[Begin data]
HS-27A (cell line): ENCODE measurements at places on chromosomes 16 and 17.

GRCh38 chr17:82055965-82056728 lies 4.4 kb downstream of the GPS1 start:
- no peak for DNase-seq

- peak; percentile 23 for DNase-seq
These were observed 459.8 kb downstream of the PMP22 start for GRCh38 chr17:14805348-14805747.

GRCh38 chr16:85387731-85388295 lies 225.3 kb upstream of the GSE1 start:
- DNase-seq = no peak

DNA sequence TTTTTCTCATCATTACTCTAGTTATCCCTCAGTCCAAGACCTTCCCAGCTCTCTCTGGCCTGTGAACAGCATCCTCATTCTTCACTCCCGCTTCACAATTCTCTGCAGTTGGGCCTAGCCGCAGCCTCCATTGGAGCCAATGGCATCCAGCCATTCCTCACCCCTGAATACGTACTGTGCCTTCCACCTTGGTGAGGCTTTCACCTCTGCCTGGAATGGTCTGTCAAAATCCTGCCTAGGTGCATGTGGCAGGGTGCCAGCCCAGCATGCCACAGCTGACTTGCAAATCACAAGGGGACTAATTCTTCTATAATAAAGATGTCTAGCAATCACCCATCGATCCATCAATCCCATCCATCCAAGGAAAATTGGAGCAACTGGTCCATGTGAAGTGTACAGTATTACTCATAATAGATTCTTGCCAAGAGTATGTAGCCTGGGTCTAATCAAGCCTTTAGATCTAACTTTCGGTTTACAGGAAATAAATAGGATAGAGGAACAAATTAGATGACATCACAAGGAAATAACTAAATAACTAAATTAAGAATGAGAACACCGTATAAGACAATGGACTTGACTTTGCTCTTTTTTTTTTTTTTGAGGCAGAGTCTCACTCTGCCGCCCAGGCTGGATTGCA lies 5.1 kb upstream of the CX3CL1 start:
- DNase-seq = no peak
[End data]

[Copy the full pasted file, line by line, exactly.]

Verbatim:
HS-27A (cell line): ENCODE measurements at places on chromosomes 16 and 17.

GRCh38 chr17:82055965-82056728 lies 4.4 kb downstream of the GPS1 start:
- no peak for DNase-seq

- peak; percentile 23 for DNase-seq
These were observed 459.8 kb downstream of the PMP22 start for GRCh38 chr17:14805348-14805747.

GRCh38 chr16:85387731-85388295 lies 225.3 kb upstream of the GSE1 start:
- DNase-seq = no peak

DNA sequence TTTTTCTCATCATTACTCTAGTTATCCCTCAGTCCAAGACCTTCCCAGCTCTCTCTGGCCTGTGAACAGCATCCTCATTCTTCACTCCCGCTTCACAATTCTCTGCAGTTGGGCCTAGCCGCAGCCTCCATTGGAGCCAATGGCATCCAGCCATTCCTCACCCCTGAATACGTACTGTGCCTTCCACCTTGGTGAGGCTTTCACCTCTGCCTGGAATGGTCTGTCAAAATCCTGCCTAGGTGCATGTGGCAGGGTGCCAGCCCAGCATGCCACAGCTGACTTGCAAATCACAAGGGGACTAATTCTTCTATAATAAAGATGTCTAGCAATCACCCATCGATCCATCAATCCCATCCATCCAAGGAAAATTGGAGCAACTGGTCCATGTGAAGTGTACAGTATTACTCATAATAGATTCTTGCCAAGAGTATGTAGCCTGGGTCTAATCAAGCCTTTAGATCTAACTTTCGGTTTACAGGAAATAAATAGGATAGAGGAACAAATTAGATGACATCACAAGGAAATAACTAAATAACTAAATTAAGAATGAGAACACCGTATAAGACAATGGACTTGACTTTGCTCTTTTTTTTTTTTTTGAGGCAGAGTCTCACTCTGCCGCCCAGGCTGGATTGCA lies 5.1 kb upstream of the CX3CL1 start:
- DNase-seq = no peak